How to talk to your kids about tragedy. Answer: No freaking clue.
|photo: joshua lott for the nyt|
Since the girls had caught a few unfortunate moments of the CNN broadcast which I hurriedly snapped on with them in the room, I was obliged to address their questions. At first I said something vague to Thalia like, "well, somebody hurt somebody else very far away from here" but that answer was satisfactory only to Sage who happily resumed collecting seashells and game pieces in her plastic pumpkin tote.
Thalia wanted to know more: What happened? Why? Who did it? What does he look like? What was he thinking? How did he get a gun? Was he a bad guy?
Her net takeaway from our discussion: "Sometimes people hurt other people in the government because they don't like their rules, and that's not okay." She also knows that we will always do everything we can do in the world to keep her and Sage safe. And she knows that this is why it's very important to us that we pick good leaders, who also want to protect us and make the world better.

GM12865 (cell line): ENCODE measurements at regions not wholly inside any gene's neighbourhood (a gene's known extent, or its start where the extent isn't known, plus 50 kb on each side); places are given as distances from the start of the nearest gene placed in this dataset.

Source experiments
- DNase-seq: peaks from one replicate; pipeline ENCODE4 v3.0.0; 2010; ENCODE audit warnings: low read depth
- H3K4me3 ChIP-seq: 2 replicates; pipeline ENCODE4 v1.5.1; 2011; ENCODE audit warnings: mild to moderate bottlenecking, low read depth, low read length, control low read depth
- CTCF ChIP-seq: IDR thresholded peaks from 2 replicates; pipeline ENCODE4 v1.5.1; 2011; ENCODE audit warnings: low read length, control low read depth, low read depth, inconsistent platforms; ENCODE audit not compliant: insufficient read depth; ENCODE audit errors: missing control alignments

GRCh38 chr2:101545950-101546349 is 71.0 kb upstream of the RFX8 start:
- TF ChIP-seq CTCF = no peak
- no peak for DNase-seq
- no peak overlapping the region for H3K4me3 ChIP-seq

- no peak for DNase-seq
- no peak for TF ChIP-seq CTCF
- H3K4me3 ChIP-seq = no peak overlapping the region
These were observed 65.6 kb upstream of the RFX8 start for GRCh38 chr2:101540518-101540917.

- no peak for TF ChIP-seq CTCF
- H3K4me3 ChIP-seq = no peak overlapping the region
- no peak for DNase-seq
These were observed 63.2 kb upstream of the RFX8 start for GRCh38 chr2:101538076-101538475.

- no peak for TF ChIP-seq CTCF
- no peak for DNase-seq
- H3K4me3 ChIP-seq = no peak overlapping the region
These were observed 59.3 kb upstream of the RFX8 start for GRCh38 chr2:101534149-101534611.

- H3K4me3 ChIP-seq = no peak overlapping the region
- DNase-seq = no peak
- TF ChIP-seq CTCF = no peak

Of course there's a lot I didn't tell her. She doesn't know that Congresswoman Giffords is a mommy. She doesn't know that a 9 year-old girl died. She also doesn't know that I checked Sara Palin's Facebook page, the digital Trafalgar Square of our day where every nut gets a soapbox and a small crowd, and saw updates like this:
As I said on Twitter, regretfully there's no "report for being an asshole" button on Facebook.
Of course I am not a psychic and don't know for a fact that this guy was politically motivated any more than John Hinkley was. I also know that these events are not new to our history; there have been assassins and domestic terrorists and mentally unstable people with guns going back to Hamilton and Lincoln and Reagan and Oklahoma City. However having it all happen as a mom makes it somehow new and raw and extra ugly and extra anguish-inducing for me. Perhaps for you too?
Hell, I can't even watch SVU anymore. How am I supposed to deal with this?
Thalia was born a day before the 2005 London bombings. I remember lying in the hospital bed, cradling my scrawny little newborn, discussing with Nate how unfortunate it was to raise kids in a world where this kind of thing happens. I hadn't yet thought though how unfortunate it would be to have to talk about it to them. Or that one January day, nearly six years later, I would wake up worried that maybe I had said too much.
Or maybe, I hadn't said enough.